As a result, many website owners experienced a small but still noticeable drop (about 5 to 15 percent) in their usual long-tail traffic, or visitors referred to your website by relatively obscure search terms.
Although there has been much speculation among search marketers, the exact reason for the mass dip in long-tail search referrals is still unknown. Some think Google streamlined its algorithm; others suspect the retooled Google algorithm favors brand sites; still others blame a shift in phrase match. No matter what the reason, if you've lost traffic, it's important to understand why to figure out the best way to regain your lost SEO.
First things first, you must determine whether or not your recent traffic loss is potentially tied to the Google May Day update. Check your website statistics between April 28th and May 3rd. Are fewer pages receiving traffic? Did your obscure search terms plummet? Do you notice a shift in how your site is indexed? Any or all of these changes indicate that you were affected by the May Day update.
Once you've determined that you were affected, it's time to start looking into possible causes and, of course, possible solutions. One possible culprit could be your linking structure. Are less than reputable sites linking to your website? If so, you should link into courting some high-quality links to help your website recover. Also, if some of your pages aren't performing as well as before the update, consider linking to these under performing pages from better performing pages to help with faster indexing. Also, if you don't have one already, adding an XML sitemap will aid Google in indexing your website.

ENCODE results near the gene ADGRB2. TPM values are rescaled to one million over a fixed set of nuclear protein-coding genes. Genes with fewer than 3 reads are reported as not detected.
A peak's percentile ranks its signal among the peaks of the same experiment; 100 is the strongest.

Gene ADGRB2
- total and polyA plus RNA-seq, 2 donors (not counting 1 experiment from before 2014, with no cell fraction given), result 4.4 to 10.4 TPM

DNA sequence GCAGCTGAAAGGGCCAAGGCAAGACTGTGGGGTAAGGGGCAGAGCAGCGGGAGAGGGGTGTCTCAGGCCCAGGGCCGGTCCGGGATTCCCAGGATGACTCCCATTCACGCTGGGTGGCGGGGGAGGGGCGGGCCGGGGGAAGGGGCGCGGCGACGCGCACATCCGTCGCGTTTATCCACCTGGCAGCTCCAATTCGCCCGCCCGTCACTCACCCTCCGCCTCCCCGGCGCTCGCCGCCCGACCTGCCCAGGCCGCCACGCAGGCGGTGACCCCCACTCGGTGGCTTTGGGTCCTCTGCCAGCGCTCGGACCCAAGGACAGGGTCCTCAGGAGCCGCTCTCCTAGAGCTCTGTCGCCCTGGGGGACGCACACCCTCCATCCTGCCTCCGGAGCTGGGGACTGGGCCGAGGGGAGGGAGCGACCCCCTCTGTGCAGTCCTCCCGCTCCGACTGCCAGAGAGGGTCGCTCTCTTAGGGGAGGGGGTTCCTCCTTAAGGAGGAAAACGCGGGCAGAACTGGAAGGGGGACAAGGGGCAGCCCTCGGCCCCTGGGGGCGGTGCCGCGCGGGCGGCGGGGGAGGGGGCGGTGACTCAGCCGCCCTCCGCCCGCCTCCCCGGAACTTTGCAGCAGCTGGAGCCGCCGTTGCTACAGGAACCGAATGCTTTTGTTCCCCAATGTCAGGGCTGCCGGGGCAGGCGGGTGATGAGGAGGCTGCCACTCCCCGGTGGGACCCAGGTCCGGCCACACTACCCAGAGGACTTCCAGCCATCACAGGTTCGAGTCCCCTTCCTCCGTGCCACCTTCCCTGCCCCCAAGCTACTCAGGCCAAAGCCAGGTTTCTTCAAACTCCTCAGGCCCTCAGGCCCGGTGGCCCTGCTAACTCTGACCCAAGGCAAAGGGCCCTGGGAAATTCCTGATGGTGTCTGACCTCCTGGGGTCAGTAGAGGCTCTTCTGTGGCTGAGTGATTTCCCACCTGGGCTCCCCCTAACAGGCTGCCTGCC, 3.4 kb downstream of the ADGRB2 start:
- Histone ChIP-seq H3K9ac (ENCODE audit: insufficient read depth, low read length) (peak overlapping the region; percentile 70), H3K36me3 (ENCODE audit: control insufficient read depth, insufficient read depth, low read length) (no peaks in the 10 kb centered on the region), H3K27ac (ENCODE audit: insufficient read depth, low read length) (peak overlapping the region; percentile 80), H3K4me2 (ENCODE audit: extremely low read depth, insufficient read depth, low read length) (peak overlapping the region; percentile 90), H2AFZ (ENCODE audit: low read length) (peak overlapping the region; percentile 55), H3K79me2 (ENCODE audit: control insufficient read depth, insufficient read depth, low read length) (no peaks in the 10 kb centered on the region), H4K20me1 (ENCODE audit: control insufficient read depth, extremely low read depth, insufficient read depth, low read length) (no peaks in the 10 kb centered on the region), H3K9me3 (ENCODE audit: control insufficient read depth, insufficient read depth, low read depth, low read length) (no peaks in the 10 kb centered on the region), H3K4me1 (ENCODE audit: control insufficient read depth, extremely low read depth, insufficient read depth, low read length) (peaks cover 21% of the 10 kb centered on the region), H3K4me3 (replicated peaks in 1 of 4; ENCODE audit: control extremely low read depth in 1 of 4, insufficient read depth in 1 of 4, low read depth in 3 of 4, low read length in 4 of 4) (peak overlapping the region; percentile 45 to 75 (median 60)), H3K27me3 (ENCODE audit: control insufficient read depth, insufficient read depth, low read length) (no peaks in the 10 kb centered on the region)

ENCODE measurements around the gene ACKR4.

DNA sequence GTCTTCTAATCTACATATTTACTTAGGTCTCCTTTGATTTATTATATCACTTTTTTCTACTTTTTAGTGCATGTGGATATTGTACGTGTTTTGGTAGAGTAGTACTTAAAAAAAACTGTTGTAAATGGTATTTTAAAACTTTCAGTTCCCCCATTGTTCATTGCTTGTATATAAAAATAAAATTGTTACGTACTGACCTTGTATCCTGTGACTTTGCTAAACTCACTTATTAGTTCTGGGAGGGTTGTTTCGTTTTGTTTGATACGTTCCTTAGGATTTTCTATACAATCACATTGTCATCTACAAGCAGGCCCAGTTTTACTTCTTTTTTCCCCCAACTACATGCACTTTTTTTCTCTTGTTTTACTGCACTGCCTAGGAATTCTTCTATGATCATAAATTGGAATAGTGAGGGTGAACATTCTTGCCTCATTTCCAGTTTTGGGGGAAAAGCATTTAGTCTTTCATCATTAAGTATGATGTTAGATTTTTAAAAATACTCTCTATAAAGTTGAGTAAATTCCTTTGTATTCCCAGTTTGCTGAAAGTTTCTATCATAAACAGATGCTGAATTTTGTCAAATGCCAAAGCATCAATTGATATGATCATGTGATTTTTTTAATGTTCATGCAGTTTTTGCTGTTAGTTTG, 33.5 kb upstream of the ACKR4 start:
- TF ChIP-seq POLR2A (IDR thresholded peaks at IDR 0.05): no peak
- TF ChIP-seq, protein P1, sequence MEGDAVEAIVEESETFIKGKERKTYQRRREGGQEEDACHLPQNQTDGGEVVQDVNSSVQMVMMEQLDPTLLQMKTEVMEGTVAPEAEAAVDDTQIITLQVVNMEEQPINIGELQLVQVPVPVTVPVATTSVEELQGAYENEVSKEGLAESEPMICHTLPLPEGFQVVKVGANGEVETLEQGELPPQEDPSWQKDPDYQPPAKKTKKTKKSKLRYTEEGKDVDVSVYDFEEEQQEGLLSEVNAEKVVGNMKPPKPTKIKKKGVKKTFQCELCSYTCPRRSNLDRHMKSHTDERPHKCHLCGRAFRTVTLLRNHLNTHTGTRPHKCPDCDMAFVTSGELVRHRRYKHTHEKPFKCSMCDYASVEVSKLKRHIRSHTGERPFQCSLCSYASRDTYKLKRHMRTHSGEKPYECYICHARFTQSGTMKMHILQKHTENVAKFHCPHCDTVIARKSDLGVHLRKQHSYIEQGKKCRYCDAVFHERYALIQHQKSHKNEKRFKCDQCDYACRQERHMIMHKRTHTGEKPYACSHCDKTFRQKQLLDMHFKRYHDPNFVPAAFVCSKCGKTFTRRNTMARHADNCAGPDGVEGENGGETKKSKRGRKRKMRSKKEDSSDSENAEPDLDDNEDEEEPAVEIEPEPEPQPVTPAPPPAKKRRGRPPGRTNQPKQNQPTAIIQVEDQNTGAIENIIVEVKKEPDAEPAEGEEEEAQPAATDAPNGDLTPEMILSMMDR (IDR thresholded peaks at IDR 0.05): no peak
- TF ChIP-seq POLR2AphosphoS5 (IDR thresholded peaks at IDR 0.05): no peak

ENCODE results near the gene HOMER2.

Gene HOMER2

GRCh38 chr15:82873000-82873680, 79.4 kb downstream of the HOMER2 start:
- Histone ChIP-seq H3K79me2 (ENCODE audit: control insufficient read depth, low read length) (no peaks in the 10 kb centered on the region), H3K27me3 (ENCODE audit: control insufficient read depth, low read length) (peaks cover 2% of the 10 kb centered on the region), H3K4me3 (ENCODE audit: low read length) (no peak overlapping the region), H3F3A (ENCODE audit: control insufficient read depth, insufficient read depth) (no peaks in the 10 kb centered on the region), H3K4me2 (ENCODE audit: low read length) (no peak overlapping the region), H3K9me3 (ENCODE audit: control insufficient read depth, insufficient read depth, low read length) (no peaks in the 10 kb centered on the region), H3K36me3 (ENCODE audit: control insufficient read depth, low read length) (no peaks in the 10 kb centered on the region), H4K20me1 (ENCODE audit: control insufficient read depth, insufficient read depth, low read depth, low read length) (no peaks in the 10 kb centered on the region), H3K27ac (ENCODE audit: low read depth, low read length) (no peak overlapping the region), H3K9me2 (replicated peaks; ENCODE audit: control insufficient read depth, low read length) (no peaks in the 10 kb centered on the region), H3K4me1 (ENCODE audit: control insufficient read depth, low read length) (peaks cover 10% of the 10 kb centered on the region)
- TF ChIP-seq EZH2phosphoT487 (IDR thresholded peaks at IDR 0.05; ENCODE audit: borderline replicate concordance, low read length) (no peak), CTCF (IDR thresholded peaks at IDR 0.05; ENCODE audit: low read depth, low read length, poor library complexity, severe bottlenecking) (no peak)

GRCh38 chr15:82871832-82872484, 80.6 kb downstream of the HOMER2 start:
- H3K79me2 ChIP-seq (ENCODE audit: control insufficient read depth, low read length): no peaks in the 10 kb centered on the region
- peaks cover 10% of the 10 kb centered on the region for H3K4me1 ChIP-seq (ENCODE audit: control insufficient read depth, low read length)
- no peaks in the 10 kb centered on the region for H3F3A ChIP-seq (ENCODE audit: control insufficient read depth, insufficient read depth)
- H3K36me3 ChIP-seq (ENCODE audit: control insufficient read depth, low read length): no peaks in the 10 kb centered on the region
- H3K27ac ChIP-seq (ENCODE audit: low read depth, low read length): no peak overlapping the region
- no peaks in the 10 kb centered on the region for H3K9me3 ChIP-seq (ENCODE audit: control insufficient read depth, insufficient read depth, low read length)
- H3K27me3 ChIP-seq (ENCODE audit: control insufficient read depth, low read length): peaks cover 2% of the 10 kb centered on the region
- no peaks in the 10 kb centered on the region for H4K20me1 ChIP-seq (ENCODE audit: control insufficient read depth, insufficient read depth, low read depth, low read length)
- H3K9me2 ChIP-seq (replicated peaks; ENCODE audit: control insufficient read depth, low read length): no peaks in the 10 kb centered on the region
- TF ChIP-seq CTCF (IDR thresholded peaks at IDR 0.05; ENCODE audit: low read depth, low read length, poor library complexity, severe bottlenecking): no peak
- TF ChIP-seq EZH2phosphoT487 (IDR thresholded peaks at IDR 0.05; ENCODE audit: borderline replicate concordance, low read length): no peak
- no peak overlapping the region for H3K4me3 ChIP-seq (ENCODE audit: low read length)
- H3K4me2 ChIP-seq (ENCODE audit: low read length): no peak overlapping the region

CyberMark can help you improve if you've noticed a downshift in traffic from the Google May Day update. Contact us, and we'll help you redesign your SEO and linking strategies to help you recapture your pre-update website traffic.
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